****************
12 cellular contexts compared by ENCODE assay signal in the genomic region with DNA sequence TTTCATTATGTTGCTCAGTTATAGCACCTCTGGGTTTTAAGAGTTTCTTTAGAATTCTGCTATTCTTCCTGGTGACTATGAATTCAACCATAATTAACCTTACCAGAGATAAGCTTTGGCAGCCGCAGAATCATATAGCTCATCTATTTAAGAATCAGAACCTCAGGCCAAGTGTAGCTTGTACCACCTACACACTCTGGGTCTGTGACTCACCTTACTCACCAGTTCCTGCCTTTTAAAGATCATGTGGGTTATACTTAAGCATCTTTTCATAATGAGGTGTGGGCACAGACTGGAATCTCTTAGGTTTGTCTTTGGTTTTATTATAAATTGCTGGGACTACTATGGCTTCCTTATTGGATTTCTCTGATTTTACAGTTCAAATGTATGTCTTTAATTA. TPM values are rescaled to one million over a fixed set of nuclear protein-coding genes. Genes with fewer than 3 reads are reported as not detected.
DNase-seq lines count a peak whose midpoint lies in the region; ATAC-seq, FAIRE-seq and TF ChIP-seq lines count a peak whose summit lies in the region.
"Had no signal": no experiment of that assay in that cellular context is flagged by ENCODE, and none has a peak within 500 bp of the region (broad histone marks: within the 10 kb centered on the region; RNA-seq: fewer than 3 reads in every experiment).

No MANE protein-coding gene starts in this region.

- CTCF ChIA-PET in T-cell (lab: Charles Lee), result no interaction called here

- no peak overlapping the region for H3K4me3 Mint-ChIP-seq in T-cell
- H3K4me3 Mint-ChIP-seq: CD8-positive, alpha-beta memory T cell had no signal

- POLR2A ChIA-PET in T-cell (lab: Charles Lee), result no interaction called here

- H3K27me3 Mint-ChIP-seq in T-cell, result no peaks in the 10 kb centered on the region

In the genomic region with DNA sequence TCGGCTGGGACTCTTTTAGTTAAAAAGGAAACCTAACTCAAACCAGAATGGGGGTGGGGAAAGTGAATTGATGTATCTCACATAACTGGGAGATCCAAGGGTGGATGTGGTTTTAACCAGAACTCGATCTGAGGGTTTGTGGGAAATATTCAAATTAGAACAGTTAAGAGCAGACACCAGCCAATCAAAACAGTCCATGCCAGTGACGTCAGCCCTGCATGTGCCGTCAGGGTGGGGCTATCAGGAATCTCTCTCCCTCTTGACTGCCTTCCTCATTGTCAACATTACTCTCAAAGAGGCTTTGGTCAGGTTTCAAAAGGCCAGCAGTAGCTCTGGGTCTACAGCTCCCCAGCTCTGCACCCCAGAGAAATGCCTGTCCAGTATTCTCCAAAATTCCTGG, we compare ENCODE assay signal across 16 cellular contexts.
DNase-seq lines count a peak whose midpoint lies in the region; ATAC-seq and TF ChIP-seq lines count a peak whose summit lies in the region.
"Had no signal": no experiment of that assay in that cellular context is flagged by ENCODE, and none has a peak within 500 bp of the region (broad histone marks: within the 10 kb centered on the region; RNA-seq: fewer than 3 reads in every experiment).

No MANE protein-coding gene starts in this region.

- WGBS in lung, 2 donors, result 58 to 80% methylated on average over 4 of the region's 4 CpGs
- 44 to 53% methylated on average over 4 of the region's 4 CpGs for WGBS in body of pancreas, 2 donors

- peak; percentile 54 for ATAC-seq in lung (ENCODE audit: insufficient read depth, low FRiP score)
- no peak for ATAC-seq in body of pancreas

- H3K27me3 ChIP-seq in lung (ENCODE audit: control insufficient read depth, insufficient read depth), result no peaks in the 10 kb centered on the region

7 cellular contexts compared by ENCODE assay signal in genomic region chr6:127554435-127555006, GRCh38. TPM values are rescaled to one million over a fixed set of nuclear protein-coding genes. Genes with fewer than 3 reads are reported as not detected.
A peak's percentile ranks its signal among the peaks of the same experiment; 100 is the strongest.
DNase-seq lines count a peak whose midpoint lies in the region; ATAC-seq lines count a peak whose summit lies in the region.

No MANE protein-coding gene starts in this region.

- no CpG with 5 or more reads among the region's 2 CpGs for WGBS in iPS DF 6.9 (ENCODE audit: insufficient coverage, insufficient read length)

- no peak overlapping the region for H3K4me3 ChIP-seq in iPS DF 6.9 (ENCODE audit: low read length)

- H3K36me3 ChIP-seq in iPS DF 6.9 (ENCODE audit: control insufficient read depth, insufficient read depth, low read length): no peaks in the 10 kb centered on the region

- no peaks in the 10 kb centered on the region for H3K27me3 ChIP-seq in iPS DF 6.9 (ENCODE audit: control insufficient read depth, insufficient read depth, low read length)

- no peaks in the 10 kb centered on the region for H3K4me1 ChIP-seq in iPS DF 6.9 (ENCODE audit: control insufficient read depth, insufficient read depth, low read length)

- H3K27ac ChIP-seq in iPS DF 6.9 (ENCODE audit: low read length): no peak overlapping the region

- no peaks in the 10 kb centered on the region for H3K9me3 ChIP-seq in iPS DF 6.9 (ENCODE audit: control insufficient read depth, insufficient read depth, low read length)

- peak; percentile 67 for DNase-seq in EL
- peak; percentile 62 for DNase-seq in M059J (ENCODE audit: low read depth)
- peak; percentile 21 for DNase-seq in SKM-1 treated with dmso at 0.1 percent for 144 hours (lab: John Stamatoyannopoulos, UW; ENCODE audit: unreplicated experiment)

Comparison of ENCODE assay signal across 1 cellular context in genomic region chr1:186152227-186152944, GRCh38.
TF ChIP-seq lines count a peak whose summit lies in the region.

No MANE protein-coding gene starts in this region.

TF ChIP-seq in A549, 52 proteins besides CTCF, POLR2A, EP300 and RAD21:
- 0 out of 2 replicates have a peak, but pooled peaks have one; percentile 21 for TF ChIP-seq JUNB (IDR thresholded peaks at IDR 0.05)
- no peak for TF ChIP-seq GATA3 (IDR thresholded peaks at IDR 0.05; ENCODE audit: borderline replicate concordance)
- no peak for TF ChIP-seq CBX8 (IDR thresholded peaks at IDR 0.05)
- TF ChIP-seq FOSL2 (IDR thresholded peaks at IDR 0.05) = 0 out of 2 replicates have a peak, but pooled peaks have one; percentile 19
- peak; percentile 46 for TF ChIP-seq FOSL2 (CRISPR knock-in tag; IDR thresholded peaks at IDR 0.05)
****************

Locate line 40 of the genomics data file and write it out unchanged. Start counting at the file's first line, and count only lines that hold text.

- TF ChIP-seq FOSL2 (IDR thresholded peaks at IDR 0.05) = 0 out of 2 replicates have a peak, but pooled peaks have one; percentile 19